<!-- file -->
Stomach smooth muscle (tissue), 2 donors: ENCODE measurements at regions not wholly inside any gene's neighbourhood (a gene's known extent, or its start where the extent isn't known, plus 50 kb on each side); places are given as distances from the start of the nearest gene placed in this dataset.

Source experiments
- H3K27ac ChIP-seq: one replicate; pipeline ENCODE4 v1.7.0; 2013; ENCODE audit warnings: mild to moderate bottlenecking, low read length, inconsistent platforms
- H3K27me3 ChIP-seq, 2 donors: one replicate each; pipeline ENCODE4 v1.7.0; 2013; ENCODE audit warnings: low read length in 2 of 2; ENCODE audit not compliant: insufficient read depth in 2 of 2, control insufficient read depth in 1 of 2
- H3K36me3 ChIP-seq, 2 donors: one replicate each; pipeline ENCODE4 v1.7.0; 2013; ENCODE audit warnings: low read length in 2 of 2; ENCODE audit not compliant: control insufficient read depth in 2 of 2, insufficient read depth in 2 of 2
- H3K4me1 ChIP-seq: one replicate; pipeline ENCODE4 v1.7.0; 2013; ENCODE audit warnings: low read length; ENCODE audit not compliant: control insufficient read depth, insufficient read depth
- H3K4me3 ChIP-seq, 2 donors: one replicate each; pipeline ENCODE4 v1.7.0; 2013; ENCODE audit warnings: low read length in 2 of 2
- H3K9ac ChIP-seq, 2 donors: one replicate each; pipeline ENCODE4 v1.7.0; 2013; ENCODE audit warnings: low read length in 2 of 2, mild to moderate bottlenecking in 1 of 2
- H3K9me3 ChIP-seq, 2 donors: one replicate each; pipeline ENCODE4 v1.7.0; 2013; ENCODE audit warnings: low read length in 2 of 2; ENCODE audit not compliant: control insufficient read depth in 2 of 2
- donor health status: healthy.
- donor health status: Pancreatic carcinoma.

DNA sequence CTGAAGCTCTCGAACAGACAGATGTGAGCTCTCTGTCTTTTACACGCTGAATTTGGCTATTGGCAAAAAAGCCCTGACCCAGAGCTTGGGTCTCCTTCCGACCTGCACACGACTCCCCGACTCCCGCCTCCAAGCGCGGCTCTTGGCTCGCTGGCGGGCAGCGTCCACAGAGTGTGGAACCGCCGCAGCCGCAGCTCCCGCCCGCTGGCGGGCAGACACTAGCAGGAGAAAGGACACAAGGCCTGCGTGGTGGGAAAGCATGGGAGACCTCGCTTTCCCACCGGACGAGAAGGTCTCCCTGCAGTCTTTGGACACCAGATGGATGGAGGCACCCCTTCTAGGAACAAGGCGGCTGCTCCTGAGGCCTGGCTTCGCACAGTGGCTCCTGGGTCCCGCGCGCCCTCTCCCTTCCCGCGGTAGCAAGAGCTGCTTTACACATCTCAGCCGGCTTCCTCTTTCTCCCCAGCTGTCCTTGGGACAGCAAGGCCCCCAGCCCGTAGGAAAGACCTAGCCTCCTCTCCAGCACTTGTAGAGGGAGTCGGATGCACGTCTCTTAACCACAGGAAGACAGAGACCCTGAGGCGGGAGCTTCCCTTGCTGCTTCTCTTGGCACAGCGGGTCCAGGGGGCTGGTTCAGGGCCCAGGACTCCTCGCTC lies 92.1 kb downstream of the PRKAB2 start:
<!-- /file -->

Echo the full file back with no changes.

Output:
Stomach smooth muscle (tissue), 2 donors: ENCODE measurements at regions not wholly inside any gene's neighbourhood (a gene's known extent, or its start where the extent isn't known, plus 50 kb on each side); places are given as distances from the start of the nearest gene placed in this dataset.

Source experiments
- H3K27ac ChIP-seq: one replicate; pipeline ENCODE4 v1.7.0; 2013; ENCODE audit warnings: mild to moderate bottlenecking, low read length, inconsistent platforms
- H3K27me3 ChIP-seq, 2 donors: one replicate each; pipeline ENCODE4 v1.7.0; 2013; ENCODE audit warnings: low read length in 2 of 2; ENCODE audit not compliant: insufficient read depth in 2 of 2, control insufficient read depth in 1 of 2
- H3K36me3 ChIP-seq, 2 donors: one replicate each; pipeline ENCODE4 v1.7.0; 2013; ENCODE audit warnings: low read length in 2 of 2; ENCODE audit not compliant: control insufficient read depth in 2 of 2, insufficient read depth in 2 of 2
- H3K4me1 ChIP-seq: one replicate; pipeline ENCODE4 v1.7.0; 2013; ENCODE audit warnings: low read length; ENCODE audit not compliant: control insufficient read depth, insufficient read depth
- H3K4me3 ChIP-seq, 2 donors: one replicate each; pipeline ENCODE4 v1.7.0; 2013; ENCODE audit warnings: low read length in 2 of 2
- H3K9ac ChIP-seq, 2 donors: one replicate each; pipeline ENCODE4 v1.7.0; 2013; ENCODE audit warnings: low read length in 2 of 2, mild to moderate bottlenecking in 1 of 2
- H3K9me3 ChIP-seq, 2 donors: one replicate each; pipeline ENCODE4 v1.7.0; 2013; ENCODE audit warnings: low read length in 2 of 2; ENCODE audit not compliant: control insufficient read depth in 2 of 2
- donor health status: healthy.
- donor health status: Pancreatic carcinoma.

DNA sequence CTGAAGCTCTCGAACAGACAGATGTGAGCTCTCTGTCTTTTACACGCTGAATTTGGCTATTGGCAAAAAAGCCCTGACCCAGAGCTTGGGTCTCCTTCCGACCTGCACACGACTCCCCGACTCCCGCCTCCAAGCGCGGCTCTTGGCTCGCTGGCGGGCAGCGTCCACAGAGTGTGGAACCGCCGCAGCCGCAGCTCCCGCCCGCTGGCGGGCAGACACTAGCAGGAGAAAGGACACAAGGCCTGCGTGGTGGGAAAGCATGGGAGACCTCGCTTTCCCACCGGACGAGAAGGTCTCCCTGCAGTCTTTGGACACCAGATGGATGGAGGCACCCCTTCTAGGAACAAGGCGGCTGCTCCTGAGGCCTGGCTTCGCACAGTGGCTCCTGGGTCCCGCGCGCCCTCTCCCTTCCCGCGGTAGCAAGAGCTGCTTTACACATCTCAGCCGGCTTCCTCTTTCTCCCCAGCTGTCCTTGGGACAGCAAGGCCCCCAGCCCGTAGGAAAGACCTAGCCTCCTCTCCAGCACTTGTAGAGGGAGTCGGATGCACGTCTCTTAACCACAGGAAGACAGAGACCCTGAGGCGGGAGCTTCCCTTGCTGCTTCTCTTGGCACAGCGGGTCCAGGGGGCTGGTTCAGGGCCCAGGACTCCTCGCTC lies 92.1 kb downstream of the PRKAB2 start: